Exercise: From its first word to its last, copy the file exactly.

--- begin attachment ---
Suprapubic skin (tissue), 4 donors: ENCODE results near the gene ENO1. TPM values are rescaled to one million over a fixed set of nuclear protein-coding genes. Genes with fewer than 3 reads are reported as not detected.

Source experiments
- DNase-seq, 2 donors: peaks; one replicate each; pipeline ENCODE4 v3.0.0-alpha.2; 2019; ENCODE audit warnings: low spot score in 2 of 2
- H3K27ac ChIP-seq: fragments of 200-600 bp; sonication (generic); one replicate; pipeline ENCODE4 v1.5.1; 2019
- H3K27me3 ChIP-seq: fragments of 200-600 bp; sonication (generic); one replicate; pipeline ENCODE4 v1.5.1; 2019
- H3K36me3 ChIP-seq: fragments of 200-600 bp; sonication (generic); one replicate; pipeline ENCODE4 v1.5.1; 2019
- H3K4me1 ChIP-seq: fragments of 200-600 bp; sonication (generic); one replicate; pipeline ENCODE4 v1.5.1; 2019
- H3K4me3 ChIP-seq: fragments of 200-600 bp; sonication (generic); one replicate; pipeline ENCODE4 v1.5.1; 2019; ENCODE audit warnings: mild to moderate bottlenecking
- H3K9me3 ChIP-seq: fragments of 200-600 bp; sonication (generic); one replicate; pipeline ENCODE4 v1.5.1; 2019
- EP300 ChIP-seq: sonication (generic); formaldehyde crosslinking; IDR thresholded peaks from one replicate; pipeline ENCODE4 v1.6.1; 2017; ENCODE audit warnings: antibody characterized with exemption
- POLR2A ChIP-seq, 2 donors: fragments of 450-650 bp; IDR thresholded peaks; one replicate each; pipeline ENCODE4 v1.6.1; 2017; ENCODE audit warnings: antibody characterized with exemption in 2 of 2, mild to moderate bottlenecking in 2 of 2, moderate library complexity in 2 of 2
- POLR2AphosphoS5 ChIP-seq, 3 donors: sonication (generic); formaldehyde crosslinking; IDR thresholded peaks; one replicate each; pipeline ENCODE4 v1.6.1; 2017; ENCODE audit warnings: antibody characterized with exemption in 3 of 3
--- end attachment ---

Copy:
Suprapubic skin (tissue), 4 donors: ENCODE results near the gene ENO1. TPM values are rescaled to one million over a fixed set of nuclear protein-coding genes. Genes with fewer than 3 reads are reported as not detected.

Source experiments
- DNase-seq, 2 donors: peaks; one replicate each; pipeline ENCODE4 v3.0.0-alpha.2; 2019; ENCODE audit warnings: low spot score in 2 of 2
- H3K27ac ChIP-seq: fragments of 200-600 bp; sonication (generic); one replicate; pipeline ENCODE4 v1.5.1; 2019
- H3K27me3 ChIP-seq: fragments of 200-600 bp; sonication (generic); one replicate; pipeline ENCODE4 v1.5.1; 2019
- H3K36me3 ChIP-seq: fragments of 200-600 bp; sonication (generic); one replicate; pipeline ENCODE4 v1.5.1; 2019
- H3K4me1 ChIP-seq: fragments of 200-600 bp; sonication (generic); one replicate; pipeline ENCODE4 v1.5.1; 2019
- H3K4me3 ChIP-seq: fragments of 200-600 bp; sonication (generic); one replicate; pipeline ENCODE4 v1.5.1; 2019; ENCODE audit warnings: mild to moderate bottlenecking
- H3K9me3 ChIP-seq: fragments of 200-600 bp; sonication (generic); one replicate; pipeline ENCODE4 v1.5.1; 2019
- EP300 ChIP-seq: sonication (generic); formaldehyde crosslinking; IDR thresholded peaks from one replicate; pipeline ENCODE4 v1.6.1; 2017; ENCODE audit warnings: antibody characterized with exemption
- POLR2A ChIP-seq, 2 donors: fragments of 450-650 bp; IDR thresholded peaks; one replicate each; pipeline ENCODE4 v1.6.1; 2017; ENCODE audit warnings: antibody characterized with exemption in 2 of 2, mild to moderate bottlenecking in 2 of 2, moderate library complexity in 2 of 2
- POLR2AphosphoS5 ChIP-seq, 3 donors: sonication (generic); formaldehyde crosslinking; IDR thresholded peaks; one replicate each; pipeline ENCODE4 v1.6.1; 2017; ENCODE audit warnings: antibody characterized with exemption in 3 of 3